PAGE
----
WASHINGTON (June 28, 2016) — Volkswagen has agreed to a settlement with the Environmental Protection Agency (EPA) and the California Air Resources Board (CARB) following its admission that it cheated on emissions testing. This marks a vital moment for accountability for the automaker’s misconduct, but it can’t fully undo the damage Volkswagen has done, according to the Union of Concerned Scientists.
Below is a statement by David Cooke, Senior Vehicles Analyst at the Union of Concerned Scientists.
“Volkswagen will be hit hard by this settlement. They’ll need to set aside not only money to buy back or repair the cars they’ve sold, but also to compensate states for the environmental damage caused by the excess pollution from their vehicles. These funds must address the pollution these cars have already emitted, as well as future emissions from cars still on the road—since VW can’t fully fix the cars they’ve produced, and not all VW drivers will trade in or repair their cars. They will also need to devote funds to vehicle electrification. Ultimately, even with a strong settlement, thousands of cars will remain on the road, polluting at unacceptable levels. It’s critical that a serious penalty be imposed on VW by the Department of Justice for breaking the law.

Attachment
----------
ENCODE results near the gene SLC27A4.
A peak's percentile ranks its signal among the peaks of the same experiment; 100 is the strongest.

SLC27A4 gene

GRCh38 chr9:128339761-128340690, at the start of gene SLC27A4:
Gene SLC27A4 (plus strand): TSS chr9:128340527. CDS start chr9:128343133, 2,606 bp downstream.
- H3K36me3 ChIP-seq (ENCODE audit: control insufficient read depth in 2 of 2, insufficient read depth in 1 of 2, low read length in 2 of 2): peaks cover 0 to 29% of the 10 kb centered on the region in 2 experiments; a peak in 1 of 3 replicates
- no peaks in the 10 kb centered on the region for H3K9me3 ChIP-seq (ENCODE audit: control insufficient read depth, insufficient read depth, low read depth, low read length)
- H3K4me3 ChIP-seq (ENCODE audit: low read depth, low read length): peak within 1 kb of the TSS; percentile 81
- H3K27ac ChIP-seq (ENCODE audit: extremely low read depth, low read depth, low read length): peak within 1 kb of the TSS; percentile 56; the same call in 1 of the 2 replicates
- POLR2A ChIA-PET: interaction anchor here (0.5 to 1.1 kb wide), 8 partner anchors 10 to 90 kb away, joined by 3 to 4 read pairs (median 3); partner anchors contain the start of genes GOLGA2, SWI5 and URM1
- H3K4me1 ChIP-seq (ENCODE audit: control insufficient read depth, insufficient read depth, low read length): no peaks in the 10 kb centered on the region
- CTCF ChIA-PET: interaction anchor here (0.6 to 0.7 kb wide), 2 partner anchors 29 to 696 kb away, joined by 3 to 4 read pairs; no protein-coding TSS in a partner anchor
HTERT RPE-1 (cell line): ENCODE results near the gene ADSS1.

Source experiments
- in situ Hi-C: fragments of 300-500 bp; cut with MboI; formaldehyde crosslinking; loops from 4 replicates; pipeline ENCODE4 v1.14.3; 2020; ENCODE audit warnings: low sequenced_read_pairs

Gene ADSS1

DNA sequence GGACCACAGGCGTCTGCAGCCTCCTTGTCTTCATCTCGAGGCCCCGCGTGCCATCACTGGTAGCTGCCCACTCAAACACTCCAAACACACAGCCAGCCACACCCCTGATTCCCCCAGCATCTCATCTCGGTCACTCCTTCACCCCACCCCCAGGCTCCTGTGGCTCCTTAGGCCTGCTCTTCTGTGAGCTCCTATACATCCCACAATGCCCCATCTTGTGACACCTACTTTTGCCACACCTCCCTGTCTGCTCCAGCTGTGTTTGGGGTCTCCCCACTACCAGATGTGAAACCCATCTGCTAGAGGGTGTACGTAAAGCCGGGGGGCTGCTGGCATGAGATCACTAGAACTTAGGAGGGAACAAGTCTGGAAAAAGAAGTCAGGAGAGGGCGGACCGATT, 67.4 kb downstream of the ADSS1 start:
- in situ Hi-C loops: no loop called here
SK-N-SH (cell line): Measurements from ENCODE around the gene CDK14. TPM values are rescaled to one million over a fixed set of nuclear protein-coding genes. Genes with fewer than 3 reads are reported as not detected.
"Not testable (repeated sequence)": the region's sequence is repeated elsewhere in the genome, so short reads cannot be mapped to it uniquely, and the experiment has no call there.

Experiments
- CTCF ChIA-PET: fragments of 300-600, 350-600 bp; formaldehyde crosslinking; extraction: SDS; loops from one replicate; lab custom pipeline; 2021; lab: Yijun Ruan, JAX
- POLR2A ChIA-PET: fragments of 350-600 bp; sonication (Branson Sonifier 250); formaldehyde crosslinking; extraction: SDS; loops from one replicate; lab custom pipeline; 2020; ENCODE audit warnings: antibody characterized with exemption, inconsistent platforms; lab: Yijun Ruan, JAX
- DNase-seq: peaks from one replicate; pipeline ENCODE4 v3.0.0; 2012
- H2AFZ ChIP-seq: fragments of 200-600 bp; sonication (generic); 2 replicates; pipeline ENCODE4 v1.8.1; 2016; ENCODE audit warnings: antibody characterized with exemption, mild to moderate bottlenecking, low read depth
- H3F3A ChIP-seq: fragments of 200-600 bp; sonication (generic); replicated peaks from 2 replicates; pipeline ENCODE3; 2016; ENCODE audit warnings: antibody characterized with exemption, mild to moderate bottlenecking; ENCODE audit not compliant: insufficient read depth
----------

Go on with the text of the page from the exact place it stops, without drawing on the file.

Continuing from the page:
“The scale of this settlement shows just how damaging VW’s cheating has been. By selling cars they knew exceeded safe pollution levels, VW has hurt public health and the environment—and betrayed the trust of consumers who had every reason to believe they were driving an environmentally responsible car. It’s hard to craft a settlement that can fully compensate for the magnitude of VW’s deliberate deception and the environmental impact of their misconduct.
“VW executives have only themselves to blame for the position they’re in. Instead of living up to the promises made to their customers, they decided to evade the law. This settlement will help hold them accountable, but it can’t undo the harm they’ve caused.”